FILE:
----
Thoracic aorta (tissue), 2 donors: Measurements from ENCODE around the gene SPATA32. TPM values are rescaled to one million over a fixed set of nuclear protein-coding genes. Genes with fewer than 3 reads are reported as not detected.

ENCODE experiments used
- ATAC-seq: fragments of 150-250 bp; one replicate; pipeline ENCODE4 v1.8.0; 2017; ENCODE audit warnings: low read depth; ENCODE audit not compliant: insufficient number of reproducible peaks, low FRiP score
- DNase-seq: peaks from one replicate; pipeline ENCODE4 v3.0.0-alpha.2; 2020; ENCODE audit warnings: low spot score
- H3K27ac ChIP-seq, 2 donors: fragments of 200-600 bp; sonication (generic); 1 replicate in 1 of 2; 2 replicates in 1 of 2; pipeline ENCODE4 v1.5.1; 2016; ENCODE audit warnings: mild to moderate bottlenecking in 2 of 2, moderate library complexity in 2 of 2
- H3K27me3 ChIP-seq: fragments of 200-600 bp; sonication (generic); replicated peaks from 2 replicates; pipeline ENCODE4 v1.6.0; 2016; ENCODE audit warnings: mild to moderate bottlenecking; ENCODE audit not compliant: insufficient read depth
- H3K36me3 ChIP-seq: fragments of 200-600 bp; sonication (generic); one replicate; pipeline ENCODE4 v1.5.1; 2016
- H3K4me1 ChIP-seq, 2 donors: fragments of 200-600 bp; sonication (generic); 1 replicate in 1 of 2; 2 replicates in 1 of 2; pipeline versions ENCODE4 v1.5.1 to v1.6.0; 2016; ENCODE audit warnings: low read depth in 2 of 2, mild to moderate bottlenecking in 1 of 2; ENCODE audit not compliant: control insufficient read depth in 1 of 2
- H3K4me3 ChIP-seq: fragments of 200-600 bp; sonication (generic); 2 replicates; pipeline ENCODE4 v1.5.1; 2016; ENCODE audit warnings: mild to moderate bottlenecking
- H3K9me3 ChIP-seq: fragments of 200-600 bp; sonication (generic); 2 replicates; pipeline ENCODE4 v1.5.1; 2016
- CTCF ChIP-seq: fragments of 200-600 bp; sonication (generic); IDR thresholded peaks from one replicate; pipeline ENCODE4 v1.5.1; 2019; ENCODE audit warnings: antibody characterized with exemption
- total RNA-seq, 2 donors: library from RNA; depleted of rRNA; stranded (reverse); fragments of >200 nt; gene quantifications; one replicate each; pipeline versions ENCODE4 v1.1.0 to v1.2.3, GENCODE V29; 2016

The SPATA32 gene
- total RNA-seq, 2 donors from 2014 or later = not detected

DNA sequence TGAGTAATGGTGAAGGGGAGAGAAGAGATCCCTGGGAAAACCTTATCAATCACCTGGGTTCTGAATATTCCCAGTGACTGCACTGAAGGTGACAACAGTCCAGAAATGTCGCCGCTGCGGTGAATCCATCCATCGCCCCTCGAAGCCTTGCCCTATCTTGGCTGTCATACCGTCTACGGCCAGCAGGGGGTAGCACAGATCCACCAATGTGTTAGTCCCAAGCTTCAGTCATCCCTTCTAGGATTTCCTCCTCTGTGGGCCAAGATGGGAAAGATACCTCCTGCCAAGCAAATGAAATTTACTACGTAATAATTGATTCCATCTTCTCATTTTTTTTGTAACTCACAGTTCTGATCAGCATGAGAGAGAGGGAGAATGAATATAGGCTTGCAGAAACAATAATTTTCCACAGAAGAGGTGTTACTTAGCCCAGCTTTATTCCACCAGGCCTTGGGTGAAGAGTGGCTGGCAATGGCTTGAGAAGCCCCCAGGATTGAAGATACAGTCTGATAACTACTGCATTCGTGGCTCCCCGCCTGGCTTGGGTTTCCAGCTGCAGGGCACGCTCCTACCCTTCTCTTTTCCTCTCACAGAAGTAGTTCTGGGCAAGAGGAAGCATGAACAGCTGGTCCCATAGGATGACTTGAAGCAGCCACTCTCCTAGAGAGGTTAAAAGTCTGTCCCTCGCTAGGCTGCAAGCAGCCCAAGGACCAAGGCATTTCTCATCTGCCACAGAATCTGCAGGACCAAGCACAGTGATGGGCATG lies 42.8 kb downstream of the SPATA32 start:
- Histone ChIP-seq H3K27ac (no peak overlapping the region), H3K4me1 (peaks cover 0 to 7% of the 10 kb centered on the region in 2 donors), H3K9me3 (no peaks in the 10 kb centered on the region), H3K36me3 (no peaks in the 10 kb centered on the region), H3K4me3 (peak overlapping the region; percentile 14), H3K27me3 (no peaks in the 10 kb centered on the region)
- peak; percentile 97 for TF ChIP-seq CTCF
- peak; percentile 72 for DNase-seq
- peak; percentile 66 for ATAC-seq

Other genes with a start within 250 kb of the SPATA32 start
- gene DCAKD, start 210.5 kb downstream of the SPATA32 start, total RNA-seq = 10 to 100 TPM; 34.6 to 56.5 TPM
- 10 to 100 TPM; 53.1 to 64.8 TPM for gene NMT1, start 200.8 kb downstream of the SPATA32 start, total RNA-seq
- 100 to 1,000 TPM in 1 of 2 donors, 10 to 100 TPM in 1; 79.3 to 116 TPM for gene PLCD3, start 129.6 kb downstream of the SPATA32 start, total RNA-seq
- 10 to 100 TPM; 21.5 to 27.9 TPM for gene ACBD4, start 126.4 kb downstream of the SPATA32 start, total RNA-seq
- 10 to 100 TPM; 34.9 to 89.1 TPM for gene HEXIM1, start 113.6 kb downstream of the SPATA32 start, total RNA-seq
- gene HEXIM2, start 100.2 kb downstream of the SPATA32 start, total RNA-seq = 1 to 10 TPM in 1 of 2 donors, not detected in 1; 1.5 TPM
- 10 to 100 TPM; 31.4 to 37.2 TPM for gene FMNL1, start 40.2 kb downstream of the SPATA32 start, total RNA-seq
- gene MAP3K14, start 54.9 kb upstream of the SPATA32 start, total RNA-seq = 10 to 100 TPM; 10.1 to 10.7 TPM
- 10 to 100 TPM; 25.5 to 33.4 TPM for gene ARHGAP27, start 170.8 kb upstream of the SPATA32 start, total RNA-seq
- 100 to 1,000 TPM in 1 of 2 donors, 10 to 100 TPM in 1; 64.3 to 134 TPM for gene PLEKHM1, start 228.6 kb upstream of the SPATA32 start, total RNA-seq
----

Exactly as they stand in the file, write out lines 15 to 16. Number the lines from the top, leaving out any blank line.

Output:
DNA sequence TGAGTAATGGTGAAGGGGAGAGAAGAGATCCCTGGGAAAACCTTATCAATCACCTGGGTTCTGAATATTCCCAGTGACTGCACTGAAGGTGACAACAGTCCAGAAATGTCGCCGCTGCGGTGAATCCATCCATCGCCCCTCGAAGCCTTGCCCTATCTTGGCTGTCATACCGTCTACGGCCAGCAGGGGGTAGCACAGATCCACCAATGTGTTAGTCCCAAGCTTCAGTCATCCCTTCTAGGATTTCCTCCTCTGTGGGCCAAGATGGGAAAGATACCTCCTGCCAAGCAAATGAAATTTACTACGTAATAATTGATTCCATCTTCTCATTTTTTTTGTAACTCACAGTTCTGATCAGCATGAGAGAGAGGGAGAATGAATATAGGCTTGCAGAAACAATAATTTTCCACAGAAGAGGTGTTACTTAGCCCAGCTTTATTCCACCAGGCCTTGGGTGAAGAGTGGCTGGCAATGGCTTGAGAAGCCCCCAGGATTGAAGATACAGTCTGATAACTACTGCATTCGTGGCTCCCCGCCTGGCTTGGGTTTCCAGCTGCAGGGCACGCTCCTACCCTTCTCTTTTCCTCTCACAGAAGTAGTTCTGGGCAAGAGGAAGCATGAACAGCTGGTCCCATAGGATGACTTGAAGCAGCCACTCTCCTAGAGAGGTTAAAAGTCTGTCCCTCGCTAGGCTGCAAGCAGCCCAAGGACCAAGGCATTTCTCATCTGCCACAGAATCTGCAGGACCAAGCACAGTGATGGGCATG lies 42.8 kb downstream of the SPATA32 start:
- Histone ChIP-seq H3K27ac (no peak overlapping the region), H3K4me1 (peaks cover 0 to 7% of the 10 kb centered on the region in 2 donors), H3K9me3 (no peaks in the 10 kb centered on the region), H3K36me3 (no peaks in the 10 kb centered on the region), H3K4me3 (peak overlapping the region; percentile 14), H3K27me3 (no peaks in the 10 kb centered on the region)